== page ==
No surprises here but as workers increasing embraced splitting their working hours between home and the office – and the current rise of the Omicrom variant – hybrid working is here to stay. The biggest questions will be – for how long? What does that mean for the owners and leaseholders of prime office space? How will careers develop as workers interact more and more through a screen. And more unexpected but deep seated questions such as how will this affect city populations and culture, with people no longer tied to a specific working location? Or what  long term birth rates?? Almost 1/3 relationships begin at work so will this have implications for population decline OR will other ways to meet potential partners pick up the slack? There are some fascinating and impossible to predict long term societal changes underway – perhaps the only clear conclusion we can draw at this stage is that Monday to Friday commuting to the same centralised workspace has suddenly become a thing of the past.

Tighter regulation

Again, another non-shocker but this is one that is really starting to have teeth. The UK government has instigated the Green Claims Code [insert blog link] to flush out greenwashing whilst mandatory climate related disclosures will become legally required for larger companies in the UK within 4 years (with some form of reporting for SMEs sure to follow). Europe’s “Fit for 55” initiatives aim to make the continent carbon neutral by 2050 and to reduce carbon emissions by 55% by 2030.

All of this means much more detailed legislation and compliance requirements for organisations of all sizes when it comes to the environmental impact of their operations.

Climate justice and attribution

COP26 really brought this to the fore.

Climate justice recognises the climate crisis as a fourfold problem with environmental, social, political and legal ramifications. Most importantly it acknowledges that different communities feel the effects of the climate crisis differently, and that the responsibility for the crisis rests primarily with a handful of recognised countries and companies.

Between 1850 and 2011, the US and EU countries were responsible for roughly 79% of climate changing emissions. While the UK is no longer one of the biggest emitters, it was one of the worst emitters over the 19th and 20th centuries. The global north continues to export a lot of our emissions by moving manufacturing abroad and importing goods.

The leading demand for climate justice is for historical emitters to account for their emissions since they started burning fossil fuels – not just their current levels. From that calculation, these countries are morally required to provide financial and technical support to the Global South to adapt and mitigate the effects of climate breakdown. There is also the more nebulous but no less real issue of intergenerational climate responsibility and how we account for the impact climate emissions today will have on future generations.


Ecologically responsible infrastructure is becoming a pressing requirement as consumers push for more environmentally friendly choices - but the fabric of our current systems doesn’t support the end solutions. The most obvious example is the chronic lack of charging ports for electronic vehicles (EVs) where the end product is available but not the means to make it practical. Similarly consumers are keen to embrace fully recyclable food packaging but there is a dearth of facilities able to recycle all the packaging that could be re-used – and a burgeoning but still vanishingly small number of zero waste refill stores. Expect to see more eco-infrastructure projects as EV charging ports become requirements in newly built homes and car parks, and private sector solutions such as zero waste groceries and peer to peer clothes rental platforms really take off.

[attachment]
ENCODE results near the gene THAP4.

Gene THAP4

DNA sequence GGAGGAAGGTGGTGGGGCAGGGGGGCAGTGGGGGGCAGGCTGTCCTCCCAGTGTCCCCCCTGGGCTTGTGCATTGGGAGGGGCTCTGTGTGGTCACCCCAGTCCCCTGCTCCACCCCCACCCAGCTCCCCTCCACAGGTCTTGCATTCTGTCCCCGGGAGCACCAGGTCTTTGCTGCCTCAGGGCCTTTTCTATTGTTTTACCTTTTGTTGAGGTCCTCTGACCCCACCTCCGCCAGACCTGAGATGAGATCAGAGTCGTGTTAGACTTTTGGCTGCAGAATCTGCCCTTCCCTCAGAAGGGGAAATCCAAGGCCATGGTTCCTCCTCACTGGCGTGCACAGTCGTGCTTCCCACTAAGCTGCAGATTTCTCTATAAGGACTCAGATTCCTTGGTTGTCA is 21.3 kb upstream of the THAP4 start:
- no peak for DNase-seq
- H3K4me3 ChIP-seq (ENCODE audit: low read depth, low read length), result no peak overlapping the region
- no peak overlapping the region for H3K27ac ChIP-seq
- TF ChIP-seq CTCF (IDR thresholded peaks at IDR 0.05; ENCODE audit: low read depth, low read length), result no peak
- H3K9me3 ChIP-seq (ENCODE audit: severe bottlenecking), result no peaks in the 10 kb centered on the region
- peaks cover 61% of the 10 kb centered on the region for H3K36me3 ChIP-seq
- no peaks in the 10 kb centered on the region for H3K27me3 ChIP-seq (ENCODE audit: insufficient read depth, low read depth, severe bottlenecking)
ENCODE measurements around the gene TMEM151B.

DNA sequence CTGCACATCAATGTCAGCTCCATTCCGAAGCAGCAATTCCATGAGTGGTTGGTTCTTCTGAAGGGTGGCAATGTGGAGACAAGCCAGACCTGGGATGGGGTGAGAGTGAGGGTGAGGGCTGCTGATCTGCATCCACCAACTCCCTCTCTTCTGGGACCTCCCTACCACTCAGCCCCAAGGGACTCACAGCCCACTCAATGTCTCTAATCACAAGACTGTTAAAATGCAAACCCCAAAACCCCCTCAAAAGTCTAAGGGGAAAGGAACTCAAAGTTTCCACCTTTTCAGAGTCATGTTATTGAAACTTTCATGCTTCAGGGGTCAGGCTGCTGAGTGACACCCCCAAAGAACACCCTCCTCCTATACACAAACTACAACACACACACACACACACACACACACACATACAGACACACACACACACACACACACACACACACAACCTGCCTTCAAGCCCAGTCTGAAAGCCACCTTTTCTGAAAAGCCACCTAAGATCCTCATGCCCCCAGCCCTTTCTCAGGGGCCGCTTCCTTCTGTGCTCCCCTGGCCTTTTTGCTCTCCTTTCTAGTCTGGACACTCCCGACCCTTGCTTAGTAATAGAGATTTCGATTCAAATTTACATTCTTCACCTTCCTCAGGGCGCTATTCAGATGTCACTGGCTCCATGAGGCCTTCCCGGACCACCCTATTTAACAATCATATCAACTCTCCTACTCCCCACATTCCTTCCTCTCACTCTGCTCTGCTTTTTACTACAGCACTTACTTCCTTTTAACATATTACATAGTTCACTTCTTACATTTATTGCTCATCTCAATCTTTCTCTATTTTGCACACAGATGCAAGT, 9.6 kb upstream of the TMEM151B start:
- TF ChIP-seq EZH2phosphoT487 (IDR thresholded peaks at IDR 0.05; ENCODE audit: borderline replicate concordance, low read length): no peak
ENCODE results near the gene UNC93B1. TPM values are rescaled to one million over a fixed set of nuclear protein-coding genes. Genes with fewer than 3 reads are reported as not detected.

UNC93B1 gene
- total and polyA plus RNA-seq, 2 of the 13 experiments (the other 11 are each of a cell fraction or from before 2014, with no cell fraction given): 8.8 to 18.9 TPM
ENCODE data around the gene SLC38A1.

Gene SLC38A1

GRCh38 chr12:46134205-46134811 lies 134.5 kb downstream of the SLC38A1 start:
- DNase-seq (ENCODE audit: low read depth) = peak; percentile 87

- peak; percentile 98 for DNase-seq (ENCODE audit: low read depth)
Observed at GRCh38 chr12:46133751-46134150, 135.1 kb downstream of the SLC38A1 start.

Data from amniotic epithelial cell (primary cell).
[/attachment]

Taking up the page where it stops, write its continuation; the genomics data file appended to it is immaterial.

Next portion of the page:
Biodiversity offsetting 

Biodiversity offsetting is increasingly being developed as a way to compensate for the unavoidable damage caused to wildlife from new development (whether buildings, agriculture or any other man made interference) . Effectively this means creating new areas of habitat to replace areas lost to development and be one way to start addressing the continual decline in our wildlife.

This is a new, growing and very controversial area. A major concern is whether or not it is possible to provide offsets for individual species or whether such offsetting will end up being too general. Another concern – similar to carbon offsetting – is whether biodiversity offsetting will become permission to continue business as usual, negating the impetus to make meaningful change to current damaging systems.

Climate adaptation on school curriculums

With climate change becoming a tangible part of everyday life and society having to begin the process of serious adaptation, changes national education curriculums are inevitable. The Worldwide Fund for Nature already has an entire hub dedicated to school resources. In the run up to COP26, UK Education Secretary Nadhim Zahawi said changes to the primary curriculum will see a focus on climate change science and sustainability studies, states in the US have started adding it to required lesson planning, as has New Zealand along with a handful of other countries.

Eco-anxiety among teens is also becoming recognised as a public mental health issue with a Wall Street Journal report finding that 57% of teens they surveyed were concerned about the effects of global warming. Psychiatrists are having to deal with younger and younger patients when it comes to climate related distress, and adapt their working methods accordingly.